Tuesday, 18 November 2014

Just What Has Alex Salmond Ever Done For Us?

I must admit to being amused by “Scottish” Labour’s very own pussycat in a cardigan Simon Pia.  He does have this shtick of being laid back and yet does catch people out.  His (and Scottish Labour’s) bone of contention is that the SNP aren’t really as left of centre as they make out.  This is all rather pertinent given the air of nostalgia enveloping the, not quite out the door yet, former First Minister Alex Salmond.

And just to show I don't have the power to point and tax things like glasses of water...
The tributes have flowed, and that’s before we get to Saturday’s conference appearance where he (unintentionally) nearly upstaged his successor Nicola Sturgeon and the gathering outside the conference venue to give thanks.  All of which has left me rather underwhelmed.

Yes, under Salmond there is free prescriptions, a council tax freeze, no tuition fees, a stop to the hospital closures proposed by the McConnell administration and an investment in renewable energy.  All of which delivered in the teeth of a rapidly contracting funding settlement from Westminster.  At the end of Salmond’s first term, I made the point that Salmond has been the effective “steady hand on the tiller” rather than a reforming character. 

However, Salmond has relied on this in his second term as this period has become all about the referendum.  Maybe it is unfair, after all there’s been the amalgamation of all of Scotland’s constabularies into the single “Police Scotland” (though to be honest, this did appear in the Labour & Tory Holyrood manifestos too in 2011, with the Lib Dems the only party to voice legitimate concerns).  It does feel as if the decks have been cleared for the referendum.  In the light of the no vote, does this leave Salmond without a legacy?

Certainly there have been opportunities among Salmond’s list of achievements to fashion a lasting legacy.  From the council tax freeze, we were supposed to be getting Local Income Tax.  When the sums were shown not to add up, there should really have been a debate on how to replace the Council Tax.  Instead the freeze continued.  Instead of upping the money flowing into the NHS, the Salmond administration could look at reforms (particularly in the field of middle management) to the NHS.  Maybe, the move from Standard Grades to CFE will be seen as a legacy in years to come – a successful attempt to bring the standard of education up – but at the moment there are still many teething problems to be ironed out.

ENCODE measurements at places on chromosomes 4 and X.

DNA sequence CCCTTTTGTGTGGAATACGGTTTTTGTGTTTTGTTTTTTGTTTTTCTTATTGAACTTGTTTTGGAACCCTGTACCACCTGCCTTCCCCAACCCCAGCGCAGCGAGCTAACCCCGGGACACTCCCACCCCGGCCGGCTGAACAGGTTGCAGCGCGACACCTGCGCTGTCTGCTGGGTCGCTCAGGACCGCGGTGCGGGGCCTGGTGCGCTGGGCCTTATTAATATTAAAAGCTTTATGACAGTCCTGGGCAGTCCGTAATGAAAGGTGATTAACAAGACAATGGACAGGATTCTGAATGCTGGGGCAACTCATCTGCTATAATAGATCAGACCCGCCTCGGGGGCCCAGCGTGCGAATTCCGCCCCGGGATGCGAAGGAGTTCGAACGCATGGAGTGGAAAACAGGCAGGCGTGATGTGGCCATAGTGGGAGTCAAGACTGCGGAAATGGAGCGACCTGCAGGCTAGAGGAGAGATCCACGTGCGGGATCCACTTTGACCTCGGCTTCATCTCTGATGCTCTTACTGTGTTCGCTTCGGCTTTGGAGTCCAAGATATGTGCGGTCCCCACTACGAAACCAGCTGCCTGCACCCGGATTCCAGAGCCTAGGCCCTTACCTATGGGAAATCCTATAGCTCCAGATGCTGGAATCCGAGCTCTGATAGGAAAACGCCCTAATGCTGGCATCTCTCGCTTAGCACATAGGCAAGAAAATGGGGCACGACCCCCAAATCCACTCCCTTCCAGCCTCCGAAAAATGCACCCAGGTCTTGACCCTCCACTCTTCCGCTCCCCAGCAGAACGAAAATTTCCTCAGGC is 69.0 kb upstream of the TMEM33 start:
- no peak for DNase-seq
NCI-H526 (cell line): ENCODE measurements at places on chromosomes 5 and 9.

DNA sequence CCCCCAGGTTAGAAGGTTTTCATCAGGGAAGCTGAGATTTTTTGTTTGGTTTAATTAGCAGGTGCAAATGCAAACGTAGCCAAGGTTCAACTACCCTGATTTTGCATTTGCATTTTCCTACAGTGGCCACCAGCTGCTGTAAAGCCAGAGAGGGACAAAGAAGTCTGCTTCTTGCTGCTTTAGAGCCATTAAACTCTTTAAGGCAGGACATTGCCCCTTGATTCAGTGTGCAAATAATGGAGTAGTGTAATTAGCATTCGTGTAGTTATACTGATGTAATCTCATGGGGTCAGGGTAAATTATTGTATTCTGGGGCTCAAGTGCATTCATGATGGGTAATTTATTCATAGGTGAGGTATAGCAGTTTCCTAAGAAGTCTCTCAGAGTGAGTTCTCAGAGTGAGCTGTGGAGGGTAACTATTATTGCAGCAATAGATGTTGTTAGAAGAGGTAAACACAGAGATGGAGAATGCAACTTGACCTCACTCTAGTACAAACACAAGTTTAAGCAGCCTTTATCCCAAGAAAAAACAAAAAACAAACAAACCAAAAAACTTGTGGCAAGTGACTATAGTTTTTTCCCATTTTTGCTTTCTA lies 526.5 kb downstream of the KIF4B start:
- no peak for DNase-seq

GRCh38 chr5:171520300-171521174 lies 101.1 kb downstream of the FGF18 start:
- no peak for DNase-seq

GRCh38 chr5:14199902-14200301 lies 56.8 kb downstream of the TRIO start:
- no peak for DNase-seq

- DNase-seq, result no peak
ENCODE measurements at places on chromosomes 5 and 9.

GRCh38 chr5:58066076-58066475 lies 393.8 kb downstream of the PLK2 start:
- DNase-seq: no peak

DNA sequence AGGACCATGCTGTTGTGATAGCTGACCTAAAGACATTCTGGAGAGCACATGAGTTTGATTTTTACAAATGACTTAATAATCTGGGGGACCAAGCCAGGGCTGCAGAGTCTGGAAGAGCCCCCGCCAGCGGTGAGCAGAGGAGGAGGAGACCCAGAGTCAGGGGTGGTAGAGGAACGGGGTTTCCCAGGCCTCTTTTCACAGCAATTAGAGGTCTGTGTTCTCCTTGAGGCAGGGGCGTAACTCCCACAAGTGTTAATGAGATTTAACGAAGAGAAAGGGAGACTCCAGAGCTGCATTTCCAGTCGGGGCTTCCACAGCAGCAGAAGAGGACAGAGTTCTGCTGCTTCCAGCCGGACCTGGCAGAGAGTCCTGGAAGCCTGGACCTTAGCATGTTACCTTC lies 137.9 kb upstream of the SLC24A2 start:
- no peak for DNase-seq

Whatever else Salmond does though, front & centre of his time in Bute House will be that referendum.  Maybe that’s the thing though.  Salmond’s legacy might not be a policy initiative but more the comparative radicalisation of the Scottish electorate.  Not in terms of a shift to the left (it remains to be seen if this is the case, though we will know next May) but in the increased politicization of the Scottish electorate.  It’s this increased political awareness that spells bad news for a Labour party desperate to make up some red water on the Tories.  That dawning realization that the Tories spending plans will be aped by Labour will not go down well among the Scottish electorate, that realization can be attributed to the referendum effect.

If Salmond’s achievements are not as much as they could have been, his supposed black marks are not the ones you might think.  For me, the biggest disappointment was that the scandal surrounding the continuing of the First Scotrail franchise was swept under the carpet by all and sundry.  Mind you, maybe this did play a part in the recent award to Abellio of the Scotrail contract.  There was also his government’s part in Trump-town.  Then again, like with Salmond’s cheerleading regarding RBS takeover of the Dutch bank ABN Amro, politicians of all parties were all too keen on showing that Scotland was a good place for business.  It just makes Salmond’s involvement in Trump’s development more of a harbinger that things hadn’t really changed. 

The much higher profile black marks don’t really stack up.  The release of “the biggest mass murderer in Scottish legal history” on compassionate grounds doesn’t stack up because, as I’ve always argued, Megrahi rather than the biggest murderer is more the victim of the biggest miscarriage of justice in Scottish legal history.  Meanwhile Scottish Labour’s favourite stick was that the SNP was anti-Glasgow, the ammunition for this was the cancellation of the proposed Glasgow Airport Rail Link.  While there is a case for some sort of rail link between Glasgow and it’s Airport, the cack handed way it was put together was nothing more than a vanity project for Glasgow Labour. 

Even more distasteful was the bandwagon jumping of Renfrewshire Labour politicians claiming that the GARL was a good thing, that the construction of a link destroying football pitches was a good thing, that a rail link that took visitors away from Paisley was a good thing.  Salmond & Swinney were right to scrap the project, though maybe should have looked as cost effective alternatives.  That Renfrewshire Labour activists still cling to GARL as all that is wrong with the SNP shows that they’re not learning.

In some respects, Salmond has been fortunate that his opponents in Scottish Labour were still in a sulk about 2007 and all that to be a truly effective opposition.  It’s possible that Wendy Alexander would have been much more effective at bringing Salmond to account than Gray and Lamont.  On the other hand, an effective Labour opposition may well have pushed the SNP to go further with regard to legislating through Holyrood.  If there’s that sense that Salmond’s second term was all about the referendum, well it’s because they could afford to.  A poor opposition at Holyrood meant that Salmond’s government has essentially been in cruse control since May 2011.